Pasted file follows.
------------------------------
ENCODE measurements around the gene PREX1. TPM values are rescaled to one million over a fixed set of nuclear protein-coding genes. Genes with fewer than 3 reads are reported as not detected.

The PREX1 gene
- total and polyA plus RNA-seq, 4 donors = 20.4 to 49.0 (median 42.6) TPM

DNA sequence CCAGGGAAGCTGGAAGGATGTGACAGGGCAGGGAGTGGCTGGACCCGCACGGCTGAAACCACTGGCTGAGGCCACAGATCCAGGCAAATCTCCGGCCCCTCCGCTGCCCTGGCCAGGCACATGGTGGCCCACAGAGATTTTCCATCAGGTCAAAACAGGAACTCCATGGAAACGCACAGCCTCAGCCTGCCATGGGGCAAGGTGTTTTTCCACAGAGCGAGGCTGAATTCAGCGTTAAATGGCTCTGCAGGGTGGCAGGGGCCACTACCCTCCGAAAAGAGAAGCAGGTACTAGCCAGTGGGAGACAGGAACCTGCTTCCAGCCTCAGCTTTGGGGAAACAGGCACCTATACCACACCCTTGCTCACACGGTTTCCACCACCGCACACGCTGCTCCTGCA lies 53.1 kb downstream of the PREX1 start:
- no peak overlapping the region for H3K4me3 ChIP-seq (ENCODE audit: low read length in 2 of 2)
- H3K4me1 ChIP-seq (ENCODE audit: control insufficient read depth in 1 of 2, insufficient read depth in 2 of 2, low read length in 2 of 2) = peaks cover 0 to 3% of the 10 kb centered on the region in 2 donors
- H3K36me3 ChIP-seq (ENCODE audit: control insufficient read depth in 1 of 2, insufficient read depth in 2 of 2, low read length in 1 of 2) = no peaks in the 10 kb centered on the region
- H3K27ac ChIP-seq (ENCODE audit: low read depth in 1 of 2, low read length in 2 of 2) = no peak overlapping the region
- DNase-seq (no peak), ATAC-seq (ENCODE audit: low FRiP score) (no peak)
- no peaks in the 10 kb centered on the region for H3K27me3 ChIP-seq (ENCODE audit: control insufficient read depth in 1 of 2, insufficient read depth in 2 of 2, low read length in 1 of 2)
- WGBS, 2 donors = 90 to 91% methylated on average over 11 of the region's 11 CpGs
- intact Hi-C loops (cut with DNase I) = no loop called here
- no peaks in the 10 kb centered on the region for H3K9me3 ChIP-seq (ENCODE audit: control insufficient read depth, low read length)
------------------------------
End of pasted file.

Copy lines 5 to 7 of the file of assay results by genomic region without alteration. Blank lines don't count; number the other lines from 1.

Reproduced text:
- no peak overlapping the region for H3K4me3 ChIP-seq (ENCODE audit: low read length in 2 of 2)
- H3K4me1 ChIP-seq (ENCODE audit: control insufficient read depth in 1 of 2, insufficient read depth in 2 of 2, low read length in 2 of 2) = peaks cover 0 to 3% of the 10 kb centered on the region in 2 donors
- H3K36me3 ChIP-seq (ENCODE audit: control insufficient read depth in 1 of 2, insufficient read depth in 2 of 2, low read length in 1 of 2) = no peaks in the 10 kb centered on the region